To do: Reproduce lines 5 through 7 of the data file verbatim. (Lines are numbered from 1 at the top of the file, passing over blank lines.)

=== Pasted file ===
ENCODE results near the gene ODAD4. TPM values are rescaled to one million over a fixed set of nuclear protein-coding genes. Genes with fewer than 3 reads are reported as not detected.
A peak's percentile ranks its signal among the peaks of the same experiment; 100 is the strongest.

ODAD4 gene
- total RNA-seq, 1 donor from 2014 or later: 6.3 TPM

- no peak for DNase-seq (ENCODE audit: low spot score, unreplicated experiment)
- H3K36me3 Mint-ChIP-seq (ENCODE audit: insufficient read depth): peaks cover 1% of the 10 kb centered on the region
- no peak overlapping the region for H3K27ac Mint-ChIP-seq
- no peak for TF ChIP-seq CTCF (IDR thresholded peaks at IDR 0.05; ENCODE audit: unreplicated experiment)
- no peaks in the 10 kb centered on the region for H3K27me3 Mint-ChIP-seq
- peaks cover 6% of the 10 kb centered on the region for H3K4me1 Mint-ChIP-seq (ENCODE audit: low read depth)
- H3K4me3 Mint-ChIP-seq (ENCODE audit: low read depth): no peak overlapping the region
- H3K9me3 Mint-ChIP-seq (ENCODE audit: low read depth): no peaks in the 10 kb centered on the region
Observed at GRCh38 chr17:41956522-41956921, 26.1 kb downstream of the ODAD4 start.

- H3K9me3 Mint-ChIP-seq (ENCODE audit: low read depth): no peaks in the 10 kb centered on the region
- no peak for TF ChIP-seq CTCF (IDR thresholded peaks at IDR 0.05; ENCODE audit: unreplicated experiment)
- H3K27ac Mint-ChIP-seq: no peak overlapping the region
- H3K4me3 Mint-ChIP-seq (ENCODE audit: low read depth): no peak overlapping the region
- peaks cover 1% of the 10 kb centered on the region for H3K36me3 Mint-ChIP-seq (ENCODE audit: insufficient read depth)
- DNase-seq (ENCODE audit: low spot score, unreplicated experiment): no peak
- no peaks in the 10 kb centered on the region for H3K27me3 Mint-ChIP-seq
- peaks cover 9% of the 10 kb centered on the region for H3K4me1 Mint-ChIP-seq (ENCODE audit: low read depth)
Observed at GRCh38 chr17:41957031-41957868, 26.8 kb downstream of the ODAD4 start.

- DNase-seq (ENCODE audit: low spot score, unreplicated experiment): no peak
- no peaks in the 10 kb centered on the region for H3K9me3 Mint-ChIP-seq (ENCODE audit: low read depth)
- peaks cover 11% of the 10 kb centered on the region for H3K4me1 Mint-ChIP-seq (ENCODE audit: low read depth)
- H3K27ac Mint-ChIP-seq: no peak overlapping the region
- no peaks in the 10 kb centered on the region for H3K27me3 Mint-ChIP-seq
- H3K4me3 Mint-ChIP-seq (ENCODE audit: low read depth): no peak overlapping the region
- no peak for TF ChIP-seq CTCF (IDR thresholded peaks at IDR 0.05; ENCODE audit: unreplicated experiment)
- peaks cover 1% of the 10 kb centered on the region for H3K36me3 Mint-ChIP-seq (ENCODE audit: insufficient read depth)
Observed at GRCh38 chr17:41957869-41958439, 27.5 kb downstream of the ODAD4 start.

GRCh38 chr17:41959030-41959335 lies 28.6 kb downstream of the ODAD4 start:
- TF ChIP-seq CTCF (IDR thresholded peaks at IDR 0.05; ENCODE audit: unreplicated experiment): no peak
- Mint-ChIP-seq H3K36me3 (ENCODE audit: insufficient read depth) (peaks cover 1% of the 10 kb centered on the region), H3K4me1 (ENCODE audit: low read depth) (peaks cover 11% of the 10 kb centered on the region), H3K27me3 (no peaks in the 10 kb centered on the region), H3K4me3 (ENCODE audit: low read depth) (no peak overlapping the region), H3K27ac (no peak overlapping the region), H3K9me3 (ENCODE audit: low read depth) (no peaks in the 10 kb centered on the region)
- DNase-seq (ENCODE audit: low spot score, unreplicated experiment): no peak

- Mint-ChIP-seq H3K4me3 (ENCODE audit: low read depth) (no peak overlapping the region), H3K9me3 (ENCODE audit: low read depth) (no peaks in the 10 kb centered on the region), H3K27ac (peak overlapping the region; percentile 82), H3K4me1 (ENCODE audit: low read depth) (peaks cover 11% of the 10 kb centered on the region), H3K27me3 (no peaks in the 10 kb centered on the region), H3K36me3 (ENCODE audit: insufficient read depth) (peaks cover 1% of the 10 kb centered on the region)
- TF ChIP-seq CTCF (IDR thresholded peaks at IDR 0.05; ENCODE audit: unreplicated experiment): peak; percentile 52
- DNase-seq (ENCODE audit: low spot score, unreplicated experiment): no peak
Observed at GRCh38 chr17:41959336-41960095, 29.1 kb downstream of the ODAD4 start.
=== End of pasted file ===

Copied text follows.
- no peak for DNase-seq (ENCODE audit: low spot score, unreplicated experiment)
- H3K36me3 Mint-ChIP-seq (ENCODE audit: insufficient read depth): peaks cover 1% of the 10 kb centered on the region
- no peak overlapping the region for H3K27ac Mint-ChIP-seq